Monday, April 11, 2011

M. Chandrasekaran
It was one of those Eureka moments that occurs in all our lives. Luckily for me, I am not Archimedes and I was not in the bathtub when this happened, thus saving me much grief!

I am talking about the sudden revelation that came to me that many of the mathematical definitions and operators are clearly of some relevance in an organisation context as well. This discovery, while it may be construed by many as manifestly trivial in its impact on organisations, has given me great joy and is thus important enough to merit this exposition!

Addition: A simple operator that should yield accretive results is transmuted into a Holy Grail called synergy. In that exalted state, 2 plus 2 is supposed to yield 22. More often than not, in defiance of basic mathematical principles, the result is zero.

Subtraction: A beloved operation by which expenses are supposed to come down because of reduction of activities. In reality, much observed in the breach by managers who move around and hide their resources under different headings so that we have an interesting outcome where fat is redistributed and the body mass seldom comes down.

Multiplication: A powerful operator that is supposed to, well, multiply the impact of any action. Certainly happens when two powerful managers fight over issues where they suspect breach of their territory and ensure that simple problems become major headaches for all concerned.

Division: When small numbers of managers sow dissension in a large group and create divisiveness and acrimony. This state of affairs then helps the small group to comfortably lord it over the much bigger group.

Fibonacci Series: A linear version of Ring-a-Ring-a-Roses, where opinions gather momentum and acceptance in increasing number depending upon the seniority of those who start the chain. Very senior people clearly can start their own Fibonacci series, which are most likely to gather a large number of adherents quickly; the rights and wrongs of the series are not to be judged by mere mortals in the system.

Point: A small dot that is the beginning of any diagram and which someone facetiously defined as “a circle with a radius of zero”! In the ideal world, the outcome of any corporate discussion must be to establish a point. In the real world, this is normally visible in corporate discussions by its absence — thus the phrase “pointless discussion.”

Parallel Lines: Defined as lines that meet at infinity. Clearly represents the state of things when senior folk agree to disagree on important issues. Given the efficacy of the trickle-down effect, we can expect many such parallel lines at all levels of the hierarchy. The CEO is the person mandated to somehow get all these parallel lines to meet before infinity, in defiance of the laws of mathematics.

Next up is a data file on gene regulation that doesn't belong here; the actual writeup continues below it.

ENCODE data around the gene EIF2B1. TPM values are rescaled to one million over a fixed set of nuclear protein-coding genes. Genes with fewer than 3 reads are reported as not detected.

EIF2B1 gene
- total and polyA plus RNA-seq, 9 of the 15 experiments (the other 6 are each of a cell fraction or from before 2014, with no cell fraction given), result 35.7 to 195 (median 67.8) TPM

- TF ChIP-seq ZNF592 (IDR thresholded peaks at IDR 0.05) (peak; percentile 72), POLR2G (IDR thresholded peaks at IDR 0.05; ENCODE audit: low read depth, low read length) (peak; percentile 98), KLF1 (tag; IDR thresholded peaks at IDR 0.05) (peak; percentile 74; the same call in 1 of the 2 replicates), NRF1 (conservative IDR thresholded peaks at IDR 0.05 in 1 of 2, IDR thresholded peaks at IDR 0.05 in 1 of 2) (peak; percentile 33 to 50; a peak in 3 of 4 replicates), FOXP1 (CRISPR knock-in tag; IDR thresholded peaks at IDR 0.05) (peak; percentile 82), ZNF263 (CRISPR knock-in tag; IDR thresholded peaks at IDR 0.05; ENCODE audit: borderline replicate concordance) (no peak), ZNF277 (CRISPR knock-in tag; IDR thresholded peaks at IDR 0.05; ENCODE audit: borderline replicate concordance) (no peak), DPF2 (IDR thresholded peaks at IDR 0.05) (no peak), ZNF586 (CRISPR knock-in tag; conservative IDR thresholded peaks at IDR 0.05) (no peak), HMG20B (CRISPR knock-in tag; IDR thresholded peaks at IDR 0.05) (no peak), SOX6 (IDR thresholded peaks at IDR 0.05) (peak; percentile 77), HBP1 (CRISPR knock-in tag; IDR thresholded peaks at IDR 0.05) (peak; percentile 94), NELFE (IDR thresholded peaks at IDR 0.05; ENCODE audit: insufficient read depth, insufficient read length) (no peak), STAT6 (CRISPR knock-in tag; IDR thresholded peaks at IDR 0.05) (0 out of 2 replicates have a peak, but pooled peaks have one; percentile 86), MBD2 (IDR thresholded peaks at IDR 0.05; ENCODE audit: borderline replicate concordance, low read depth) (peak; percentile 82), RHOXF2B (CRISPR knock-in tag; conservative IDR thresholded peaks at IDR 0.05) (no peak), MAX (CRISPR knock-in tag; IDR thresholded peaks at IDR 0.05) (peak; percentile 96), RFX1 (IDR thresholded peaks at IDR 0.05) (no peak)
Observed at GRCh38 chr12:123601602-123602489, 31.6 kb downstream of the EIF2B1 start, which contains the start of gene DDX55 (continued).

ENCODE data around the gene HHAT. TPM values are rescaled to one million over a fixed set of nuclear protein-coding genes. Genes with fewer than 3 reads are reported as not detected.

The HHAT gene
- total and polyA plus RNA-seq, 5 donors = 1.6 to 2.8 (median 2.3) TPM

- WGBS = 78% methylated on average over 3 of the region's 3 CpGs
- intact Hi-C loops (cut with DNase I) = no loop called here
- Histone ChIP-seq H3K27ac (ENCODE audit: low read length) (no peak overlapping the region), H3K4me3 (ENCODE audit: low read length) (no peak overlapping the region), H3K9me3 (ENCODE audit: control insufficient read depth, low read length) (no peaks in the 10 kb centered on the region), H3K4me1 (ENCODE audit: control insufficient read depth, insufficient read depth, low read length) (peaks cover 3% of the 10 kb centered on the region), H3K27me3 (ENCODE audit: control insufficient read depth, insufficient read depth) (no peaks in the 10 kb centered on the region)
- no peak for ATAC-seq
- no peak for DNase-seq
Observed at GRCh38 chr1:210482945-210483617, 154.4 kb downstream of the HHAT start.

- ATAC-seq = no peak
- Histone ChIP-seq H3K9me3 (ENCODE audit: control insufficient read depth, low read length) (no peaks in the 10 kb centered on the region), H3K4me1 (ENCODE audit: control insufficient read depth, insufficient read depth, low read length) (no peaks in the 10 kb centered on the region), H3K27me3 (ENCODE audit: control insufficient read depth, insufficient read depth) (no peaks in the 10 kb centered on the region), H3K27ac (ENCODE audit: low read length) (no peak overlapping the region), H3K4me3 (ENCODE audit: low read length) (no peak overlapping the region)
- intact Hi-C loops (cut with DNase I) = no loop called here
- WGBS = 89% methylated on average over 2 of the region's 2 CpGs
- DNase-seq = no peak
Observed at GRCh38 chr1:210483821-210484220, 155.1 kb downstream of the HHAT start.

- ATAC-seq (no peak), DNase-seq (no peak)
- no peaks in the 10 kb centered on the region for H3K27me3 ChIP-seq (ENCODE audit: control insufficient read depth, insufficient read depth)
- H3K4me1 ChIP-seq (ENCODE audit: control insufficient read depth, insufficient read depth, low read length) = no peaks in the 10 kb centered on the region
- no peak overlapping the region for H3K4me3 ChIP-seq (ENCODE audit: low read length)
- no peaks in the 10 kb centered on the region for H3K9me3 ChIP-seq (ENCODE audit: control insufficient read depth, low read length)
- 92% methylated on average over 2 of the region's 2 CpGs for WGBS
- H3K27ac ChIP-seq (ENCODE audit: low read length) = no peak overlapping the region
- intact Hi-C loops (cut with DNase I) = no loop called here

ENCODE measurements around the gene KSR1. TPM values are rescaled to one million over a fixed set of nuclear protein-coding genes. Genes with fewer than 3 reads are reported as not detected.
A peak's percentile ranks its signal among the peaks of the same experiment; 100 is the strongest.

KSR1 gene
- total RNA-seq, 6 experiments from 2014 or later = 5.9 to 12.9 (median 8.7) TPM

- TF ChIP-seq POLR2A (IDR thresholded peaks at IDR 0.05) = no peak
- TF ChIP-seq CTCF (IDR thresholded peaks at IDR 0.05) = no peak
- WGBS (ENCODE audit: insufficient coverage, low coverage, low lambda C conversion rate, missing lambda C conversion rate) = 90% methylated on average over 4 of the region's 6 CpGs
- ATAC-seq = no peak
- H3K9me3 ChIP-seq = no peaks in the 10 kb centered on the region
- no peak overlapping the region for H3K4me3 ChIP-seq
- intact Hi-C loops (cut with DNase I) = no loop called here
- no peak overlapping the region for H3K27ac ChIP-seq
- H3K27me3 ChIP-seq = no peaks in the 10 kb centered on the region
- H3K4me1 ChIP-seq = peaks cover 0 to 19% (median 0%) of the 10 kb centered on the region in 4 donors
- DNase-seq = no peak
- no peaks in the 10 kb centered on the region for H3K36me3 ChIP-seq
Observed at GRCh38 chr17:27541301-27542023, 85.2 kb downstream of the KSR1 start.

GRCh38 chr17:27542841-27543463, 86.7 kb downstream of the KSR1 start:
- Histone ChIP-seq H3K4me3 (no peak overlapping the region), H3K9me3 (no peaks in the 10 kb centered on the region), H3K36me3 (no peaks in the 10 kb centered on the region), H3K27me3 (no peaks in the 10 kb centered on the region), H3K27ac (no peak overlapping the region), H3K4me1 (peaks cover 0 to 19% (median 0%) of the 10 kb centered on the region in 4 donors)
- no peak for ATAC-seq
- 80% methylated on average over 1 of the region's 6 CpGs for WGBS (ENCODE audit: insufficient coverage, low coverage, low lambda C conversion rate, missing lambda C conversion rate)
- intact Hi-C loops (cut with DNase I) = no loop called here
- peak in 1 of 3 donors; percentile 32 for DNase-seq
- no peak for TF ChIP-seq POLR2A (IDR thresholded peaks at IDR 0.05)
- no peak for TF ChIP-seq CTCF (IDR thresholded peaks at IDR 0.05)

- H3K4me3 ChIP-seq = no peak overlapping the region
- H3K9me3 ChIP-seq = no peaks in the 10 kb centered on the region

Right angle: An angle that encompasses 90 degrees and is part of a family that also comprises acute and obtuse angles. In an organisational context, this is the only politically correct angle when dealing with bosses; the other angles are clearly just wrong angles.

Straight line: Defined as the shortest distance between two points. Anathema to most professionals who believe that a Brownian movement between two points is the safest option given the landmines liberally strewn on straight and narrow organisational pathways.

Concentric circles: Circles that are nested one inside the other and which share the same centre point. In essence, areas which encompass one another and which are animated by a set of core beliefs or purposes. The most prevalent and visible corporate structures tend to resemble unconnected cylinders called silos. These structures assiduously promote localised maximisation of output and help stroke egos.

Minimum, maximum and average: The Bell Curve postulates that about 80 per cent of the people fall in the middle range with the leading and tail ends contributing the other 20 per cent. In the pragmatic world inhabited by corporate denizens, this translates to a situation where the maximum number of people will try and do a minimum amount of work with average levels of productivity.

Proportionality: The Law of Inverse Proportionality states that “wisdom lies in recognising and accepting that compensatory benefits vary in inverse proportion to the level of professional inputs.”

Squares and circles: Clearly the process by which organisations scientifically work out job fitments that invariably end up trying to get round pegs into square holes or the other way round.

Ellipse: A geometrical figure with two foci. Organisationally, a two-headed beast called matrix reporting, which leads to elliptical statements from all concerned and endless confusion.

Now that I have stirred up another hornet's nest, it is time to say sayonara! However, in the immortal words of Arnold Schwarzenegger, “I will be back.”

Point, a small dot that is the beginning of any diagram and which someone facetiously defined as ‘a circle with a radius of zero'!

(This article was published in the Business Line print edition dated April 11, 2011; The writer is corporate advisor to the Manipal Education and Medical Group. He can be reached at: